Microsoft Windows, Antivirus Software at Odds After Latest UpdateMicrosoft Windows, Antivirus Software at Odds After Latest Update
This month's Windows update has caused incompatibilities with software from at least five antivirus companies, resulting in slow boot times and frozen systems.
April 23, 2019
Microsoft's April security update continues to cause problems with Windows computers running third-party antivirus software, with at least five companies' products suffering slow start-up times or even an inability to boot the system.
McAfee is the latest security company to confirm that the Windows update is causing problems for its customers. Since April 18, the company has issued multiple advisories for its Threat Prevention 10.x, Host Intrusion Prevention 8.0, and VirusScan Enterprise 8.8 software, warning that a patch to Microsoft's Client Server Runtime Subsystem (CSRSS) caused a deadlock with its software.
"We're continuing to investigate the issue's cause and updating our customers on our latest findings," a company spokesperson said. "McAfee's support team is providing customers a workaround until a solution can be identified, developed, and delivered."
The problem first became apparent soon after the regularly scheduled "Patch Tuesday" update on April 9. Six days later, security firm Sophos warned that computers running older versions of Windows — not Windows 10 or Windows Server 2016 — will freeze at boot time if its Sophos Windows endpoint security software is installed.
"Sophos has received reports of computers failing to boot," the company stated in an advisory. "Sophos is actively investigating this issue and will update this article when more information is available."
Meanwhile, security firm Avast has issued a "micro-update" that fixes the issues its software has with the updates to Windows 7 and Windows 8.1, a spokesperson stated.
"Upon reports of frozen login screens, we released micro-updates via our emergency updater tool to resolve," the company said in a statement sent to Dark Reading. "Avast users need only boot their machine and let stand at the login screen for approximately 15 minutes while the updater runs in the background. Then, reboot the machine and it should now operate normally even with the aforementioned Windows updates installed."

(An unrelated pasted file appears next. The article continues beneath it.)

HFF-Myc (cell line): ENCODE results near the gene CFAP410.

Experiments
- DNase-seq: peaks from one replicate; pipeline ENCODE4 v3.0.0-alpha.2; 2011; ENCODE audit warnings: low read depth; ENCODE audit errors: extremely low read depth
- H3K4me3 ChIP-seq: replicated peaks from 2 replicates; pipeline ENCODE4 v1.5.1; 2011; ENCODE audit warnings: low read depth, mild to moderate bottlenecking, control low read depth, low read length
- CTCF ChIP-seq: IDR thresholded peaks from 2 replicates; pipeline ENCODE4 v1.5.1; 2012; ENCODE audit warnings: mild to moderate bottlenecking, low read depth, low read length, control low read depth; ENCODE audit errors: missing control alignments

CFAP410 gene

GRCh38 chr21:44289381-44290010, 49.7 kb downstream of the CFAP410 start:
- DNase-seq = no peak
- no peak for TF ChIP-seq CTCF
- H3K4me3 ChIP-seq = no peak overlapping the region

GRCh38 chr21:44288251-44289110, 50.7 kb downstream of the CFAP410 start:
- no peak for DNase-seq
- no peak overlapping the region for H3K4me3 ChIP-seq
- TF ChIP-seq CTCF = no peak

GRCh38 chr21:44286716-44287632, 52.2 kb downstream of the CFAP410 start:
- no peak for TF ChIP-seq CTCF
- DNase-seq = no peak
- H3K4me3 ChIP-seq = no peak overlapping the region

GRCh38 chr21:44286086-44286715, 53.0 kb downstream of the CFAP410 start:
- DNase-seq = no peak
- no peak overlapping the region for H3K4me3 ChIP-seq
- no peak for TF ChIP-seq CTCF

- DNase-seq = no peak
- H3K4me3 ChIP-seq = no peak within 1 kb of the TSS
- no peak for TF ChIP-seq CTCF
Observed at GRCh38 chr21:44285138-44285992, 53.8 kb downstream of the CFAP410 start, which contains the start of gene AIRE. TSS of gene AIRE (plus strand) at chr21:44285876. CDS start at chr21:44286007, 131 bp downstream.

Security software makers Avira and ArcaBit were also impacted by the issue, according to Microsoft's advisory.
This is not the first time that Windows has disagreed with major antivirus programs. In early 2018, Microsoft warned that the January 2018 update to various versions of Windows had caused compatibility issues with certain antivirus software. Antivirus developers often use undocumented functions to get around certain roadblocks put in place by Microsoft. The software giant blamed the antivirus firms for making "unsupported calls into Windows kernel memory."
"We continue to require that AV software be compatible, and in cases where there are known issues of AV driver compatibility, we will block those devices from updates to avoid any issues," Microsoft said in the advisory issued at the time. "We recommend customers check with their AV provider on compatibility of their installed AV software product."
Two factors are likely converging to cause the issues for antivirus companies on Windows systems, says Nick Fritts, a senior software engineer with security firm Endgame. First, antivirus software runs at a privileged level on the system and in the critical path of many system operations. Second, Microsoft is updating the core components of Windows more frequently than in the past.
"Due to the nature of antivirus and security products, they are more likely to run into problems than other software," Fritts says. "I think Microsoft is trying to strike a balance between keeping their operating system updated and not impacting customers. So far they've probably been too aggressive with update cycles, and that may be why they've added the new feature to allow for scheduled or declined version upgrades."
It's unclear how the increasing incidents of incompatibility will impact antivirus makers' products. Microsoft has its own antimalware software, and late last year announced it is running in a sandbox, making it less likely to be the target of a privilege escalation attack and further protecting the system.
Antivirus firms' continued reliance on undocumented function calls to give their software an advantage in scanning the operating system could cause future incidents of incompatibility, says Gabe Landau, principal software developer with Endgame.
"While antivirus companies can test for compatibility against past, current, and upcoming patch versions of Windows, it's always a risk when assumptions are made about undocumented Windows behavior because that behavior can change, breaking assumptions," Landau says. "Microsoft has no formal obligation to leave undocumented behavior of their software unchanged indefinitely, yet security companies cannot protect their customers using only the documented interfaces that Microsoft chooses to expose. It's a hard problem."
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